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Protecting Communities Serving the Public

The 42-page discussion guide, Protecting Communities Serving the Public (2000), from Everyday Democracy, is designed into five session to help build trust and respect between residents and police officers to co-create safer communities together.

The guide reviews what the community-wide study circle program is, and each of the five sessions:

Session 1- Starting out study circle: sharing our experiences
Session 2- What’s the nature of the problem?
Session 3- What do we expect from each other?
Session 4- How can we make progress?
Session 5- Committing to change: What needs to happen in our community?

Below is an excerpt from the guide, which can be downloaded in full from Everyday Democracy’s site here. The guide is available in Spanish here.

ED_ServingPublicFrom the guide…

In most communities, residents and police departments have good relationships. Yet many communities are looking for ways to improve those relationships. This may be particularly true where cultural tensions, policing practices, and a lot of media attention lead to distrust, anger, and fear. Everyone is affected.

*  Citizens think the police are prejudiced and have unfair policies.
*  Police feel blame for all kinds of social problems. They feel they don’t get credit for doing their jobs.
*  Local elected leaders feel pressure to reduce crime.

Many things cause problems between residents and police:

*  race, culture, and class background
*  community history and politics
*  laws and policies from outside the community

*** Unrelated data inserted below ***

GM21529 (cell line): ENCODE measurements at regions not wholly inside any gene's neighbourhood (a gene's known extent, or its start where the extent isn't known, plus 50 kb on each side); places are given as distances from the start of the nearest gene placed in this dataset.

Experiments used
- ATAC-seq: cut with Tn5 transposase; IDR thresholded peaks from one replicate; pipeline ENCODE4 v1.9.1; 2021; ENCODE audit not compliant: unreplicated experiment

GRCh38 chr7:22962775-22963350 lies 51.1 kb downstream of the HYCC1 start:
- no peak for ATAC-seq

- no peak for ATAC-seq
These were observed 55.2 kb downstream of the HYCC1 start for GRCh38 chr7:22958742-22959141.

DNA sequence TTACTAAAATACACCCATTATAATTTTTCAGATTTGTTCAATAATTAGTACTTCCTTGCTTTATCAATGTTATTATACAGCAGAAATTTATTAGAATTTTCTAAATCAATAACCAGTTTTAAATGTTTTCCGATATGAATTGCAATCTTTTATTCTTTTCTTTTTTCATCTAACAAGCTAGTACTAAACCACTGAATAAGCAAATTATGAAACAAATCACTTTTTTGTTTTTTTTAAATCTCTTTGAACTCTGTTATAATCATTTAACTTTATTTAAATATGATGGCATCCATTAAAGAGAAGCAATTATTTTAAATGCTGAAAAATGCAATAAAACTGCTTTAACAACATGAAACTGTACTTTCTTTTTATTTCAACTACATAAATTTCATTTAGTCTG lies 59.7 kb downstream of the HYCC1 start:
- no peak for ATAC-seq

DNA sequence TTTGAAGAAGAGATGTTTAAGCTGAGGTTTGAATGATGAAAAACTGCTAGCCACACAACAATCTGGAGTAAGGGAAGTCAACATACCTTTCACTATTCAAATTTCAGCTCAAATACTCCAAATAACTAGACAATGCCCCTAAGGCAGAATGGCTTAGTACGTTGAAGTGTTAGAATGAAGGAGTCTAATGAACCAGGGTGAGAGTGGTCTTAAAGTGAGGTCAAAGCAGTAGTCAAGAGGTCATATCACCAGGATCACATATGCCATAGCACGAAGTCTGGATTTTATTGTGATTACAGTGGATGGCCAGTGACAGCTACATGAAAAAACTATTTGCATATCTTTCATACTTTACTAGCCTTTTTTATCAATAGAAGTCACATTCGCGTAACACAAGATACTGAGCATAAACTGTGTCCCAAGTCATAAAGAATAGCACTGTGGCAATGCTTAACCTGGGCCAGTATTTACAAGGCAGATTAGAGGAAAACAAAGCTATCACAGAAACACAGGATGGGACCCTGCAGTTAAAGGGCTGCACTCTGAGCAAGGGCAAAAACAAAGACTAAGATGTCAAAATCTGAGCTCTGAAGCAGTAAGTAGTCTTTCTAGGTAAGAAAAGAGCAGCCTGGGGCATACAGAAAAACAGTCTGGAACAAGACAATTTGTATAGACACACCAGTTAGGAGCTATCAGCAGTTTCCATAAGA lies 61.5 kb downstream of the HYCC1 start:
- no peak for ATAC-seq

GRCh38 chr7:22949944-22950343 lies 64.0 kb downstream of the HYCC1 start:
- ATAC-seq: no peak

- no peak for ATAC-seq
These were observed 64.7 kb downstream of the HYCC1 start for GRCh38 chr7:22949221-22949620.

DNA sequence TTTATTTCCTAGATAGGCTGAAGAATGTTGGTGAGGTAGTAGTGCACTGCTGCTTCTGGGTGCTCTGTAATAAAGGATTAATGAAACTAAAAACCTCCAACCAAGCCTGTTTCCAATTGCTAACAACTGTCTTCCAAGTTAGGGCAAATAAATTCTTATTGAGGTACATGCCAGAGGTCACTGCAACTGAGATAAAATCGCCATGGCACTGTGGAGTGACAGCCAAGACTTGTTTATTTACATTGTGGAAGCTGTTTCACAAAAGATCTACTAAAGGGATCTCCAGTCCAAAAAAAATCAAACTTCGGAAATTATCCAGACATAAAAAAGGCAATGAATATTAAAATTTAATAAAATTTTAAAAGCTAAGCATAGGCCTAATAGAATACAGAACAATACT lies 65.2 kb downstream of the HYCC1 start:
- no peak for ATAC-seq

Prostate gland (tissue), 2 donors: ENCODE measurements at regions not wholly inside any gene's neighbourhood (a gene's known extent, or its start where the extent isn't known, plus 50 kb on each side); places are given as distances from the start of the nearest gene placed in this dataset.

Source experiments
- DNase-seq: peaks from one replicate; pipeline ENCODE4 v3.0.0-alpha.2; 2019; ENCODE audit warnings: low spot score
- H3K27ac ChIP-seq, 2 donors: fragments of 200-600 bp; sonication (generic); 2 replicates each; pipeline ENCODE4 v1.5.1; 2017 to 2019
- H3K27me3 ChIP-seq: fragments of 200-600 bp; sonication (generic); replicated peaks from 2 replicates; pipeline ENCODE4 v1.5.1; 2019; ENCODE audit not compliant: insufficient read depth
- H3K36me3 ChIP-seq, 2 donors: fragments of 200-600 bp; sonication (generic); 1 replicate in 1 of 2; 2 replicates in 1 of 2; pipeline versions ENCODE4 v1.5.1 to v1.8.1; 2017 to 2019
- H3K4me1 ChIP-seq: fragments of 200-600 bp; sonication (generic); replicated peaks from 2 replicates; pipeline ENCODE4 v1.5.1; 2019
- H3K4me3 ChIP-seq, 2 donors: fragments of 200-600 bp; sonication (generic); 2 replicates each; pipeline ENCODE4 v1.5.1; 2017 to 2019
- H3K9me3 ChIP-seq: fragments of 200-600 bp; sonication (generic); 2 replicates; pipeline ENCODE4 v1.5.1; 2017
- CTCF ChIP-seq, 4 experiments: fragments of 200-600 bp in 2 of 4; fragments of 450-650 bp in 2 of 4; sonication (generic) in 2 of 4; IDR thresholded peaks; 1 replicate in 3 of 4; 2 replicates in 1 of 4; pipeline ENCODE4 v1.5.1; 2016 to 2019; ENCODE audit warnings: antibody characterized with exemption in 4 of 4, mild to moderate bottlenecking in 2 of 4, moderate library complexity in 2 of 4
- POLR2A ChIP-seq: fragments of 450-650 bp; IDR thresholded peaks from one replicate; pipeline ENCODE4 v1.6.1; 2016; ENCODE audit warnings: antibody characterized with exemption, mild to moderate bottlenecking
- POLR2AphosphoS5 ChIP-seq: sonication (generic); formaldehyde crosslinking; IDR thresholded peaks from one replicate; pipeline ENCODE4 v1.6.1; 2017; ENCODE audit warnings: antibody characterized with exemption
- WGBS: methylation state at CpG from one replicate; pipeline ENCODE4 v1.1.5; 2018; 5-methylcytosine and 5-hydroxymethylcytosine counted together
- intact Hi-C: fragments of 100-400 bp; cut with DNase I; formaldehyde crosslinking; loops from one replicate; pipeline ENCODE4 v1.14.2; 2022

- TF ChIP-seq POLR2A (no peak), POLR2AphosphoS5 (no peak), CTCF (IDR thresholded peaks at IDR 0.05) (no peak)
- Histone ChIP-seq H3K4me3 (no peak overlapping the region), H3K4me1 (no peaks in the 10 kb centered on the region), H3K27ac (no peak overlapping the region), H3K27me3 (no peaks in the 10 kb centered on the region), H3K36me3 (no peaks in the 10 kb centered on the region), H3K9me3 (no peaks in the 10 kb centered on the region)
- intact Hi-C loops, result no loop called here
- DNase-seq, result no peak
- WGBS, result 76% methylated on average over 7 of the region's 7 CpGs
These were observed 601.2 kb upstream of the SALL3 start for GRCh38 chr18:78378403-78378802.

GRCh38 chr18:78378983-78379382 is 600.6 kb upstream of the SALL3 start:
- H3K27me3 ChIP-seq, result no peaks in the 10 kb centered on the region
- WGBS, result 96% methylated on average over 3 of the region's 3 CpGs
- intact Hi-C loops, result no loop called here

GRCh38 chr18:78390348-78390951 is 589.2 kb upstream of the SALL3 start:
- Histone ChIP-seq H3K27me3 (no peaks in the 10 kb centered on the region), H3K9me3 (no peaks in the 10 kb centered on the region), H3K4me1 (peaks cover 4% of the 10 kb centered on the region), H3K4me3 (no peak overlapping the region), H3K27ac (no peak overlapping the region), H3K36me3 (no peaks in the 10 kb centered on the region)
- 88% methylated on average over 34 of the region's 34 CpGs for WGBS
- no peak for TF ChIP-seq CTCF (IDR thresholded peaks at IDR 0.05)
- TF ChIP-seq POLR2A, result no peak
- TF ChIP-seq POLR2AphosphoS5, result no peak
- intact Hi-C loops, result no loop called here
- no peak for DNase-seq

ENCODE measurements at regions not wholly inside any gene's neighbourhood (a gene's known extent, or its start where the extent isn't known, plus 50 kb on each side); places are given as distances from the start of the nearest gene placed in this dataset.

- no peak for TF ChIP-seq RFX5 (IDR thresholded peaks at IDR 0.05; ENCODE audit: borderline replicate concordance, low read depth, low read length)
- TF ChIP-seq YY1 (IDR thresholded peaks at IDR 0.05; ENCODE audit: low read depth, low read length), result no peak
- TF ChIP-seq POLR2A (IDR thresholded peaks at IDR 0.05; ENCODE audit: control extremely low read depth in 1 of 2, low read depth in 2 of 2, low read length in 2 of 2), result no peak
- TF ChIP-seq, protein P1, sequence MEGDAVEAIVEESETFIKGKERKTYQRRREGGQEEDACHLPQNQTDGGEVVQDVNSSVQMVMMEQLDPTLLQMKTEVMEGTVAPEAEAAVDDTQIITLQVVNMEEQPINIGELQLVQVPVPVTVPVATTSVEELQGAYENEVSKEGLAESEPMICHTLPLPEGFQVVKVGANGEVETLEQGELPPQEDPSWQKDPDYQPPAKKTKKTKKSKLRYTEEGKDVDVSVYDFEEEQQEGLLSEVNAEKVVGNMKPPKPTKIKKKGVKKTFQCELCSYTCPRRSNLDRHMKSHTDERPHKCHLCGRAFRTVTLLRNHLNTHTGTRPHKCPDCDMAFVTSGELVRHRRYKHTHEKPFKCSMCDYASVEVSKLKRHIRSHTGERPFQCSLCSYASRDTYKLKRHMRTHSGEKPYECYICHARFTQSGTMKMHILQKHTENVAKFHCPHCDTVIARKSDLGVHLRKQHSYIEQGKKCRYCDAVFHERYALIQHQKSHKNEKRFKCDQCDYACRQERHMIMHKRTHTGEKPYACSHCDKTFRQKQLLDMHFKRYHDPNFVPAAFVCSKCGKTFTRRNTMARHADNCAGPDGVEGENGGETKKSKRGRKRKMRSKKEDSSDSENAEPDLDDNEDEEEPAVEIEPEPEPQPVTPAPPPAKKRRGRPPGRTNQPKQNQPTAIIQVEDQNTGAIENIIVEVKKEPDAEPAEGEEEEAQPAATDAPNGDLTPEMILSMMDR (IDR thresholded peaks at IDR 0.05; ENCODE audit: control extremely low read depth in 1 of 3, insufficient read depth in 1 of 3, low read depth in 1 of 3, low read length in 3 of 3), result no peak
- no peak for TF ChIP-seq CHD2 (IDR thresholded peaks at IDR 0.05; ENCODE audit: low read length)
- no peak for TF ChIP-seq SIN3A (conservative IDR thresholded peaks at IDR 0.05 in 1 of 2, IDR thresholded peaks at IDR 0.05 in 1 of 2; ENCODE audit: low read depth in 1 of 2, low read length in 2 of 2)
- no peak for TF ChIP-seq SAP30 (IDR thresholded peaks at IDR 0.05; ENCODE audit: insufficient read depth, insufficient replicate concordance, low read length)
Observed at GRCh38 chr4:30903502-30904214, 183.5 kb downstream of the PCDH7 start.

*  the culture of the police department itself

People from different backgrounds or experience often view issues in different ways. For example, some people blame police for profiling when they arrest people of color. Other praise police for arresting the people who commit crimes, no matter what their color. Finding common ground for solutions is hard. Most of the time, people who see things differently don’t take the time to talk to each other, much less work together. To make matters worse, problems between police and citizens often get talked about only after a crisis. Then, people are very upset and it’s even harder to address the problems.

Read the full guide on Everyday Democracy’s site here.

About Everyday Democracy
Everyday Democracy
Everyday Democracy (formerly called the Study Circles Resource Center) is a project of The Paul J. Aicher Foundation, a private operating foundation dedicated to strengthening deliberative democracy and improving the quality of public life in the United States. Since our founding in 1989, we’ve worked with hundreds of communities across the United States on issues such as: racial equity, poverty reduction and economic development, education reform, early childhood development and building strong neighborhoods. We work with national, regional and state organizations in order to leverage our resources and to expand the reach and impact of civic engagement processes and tools.

Follow on Twitter: @EvDem

Resource Link: www.everyday-democracy.org/resources/protecting-communities-serving-public

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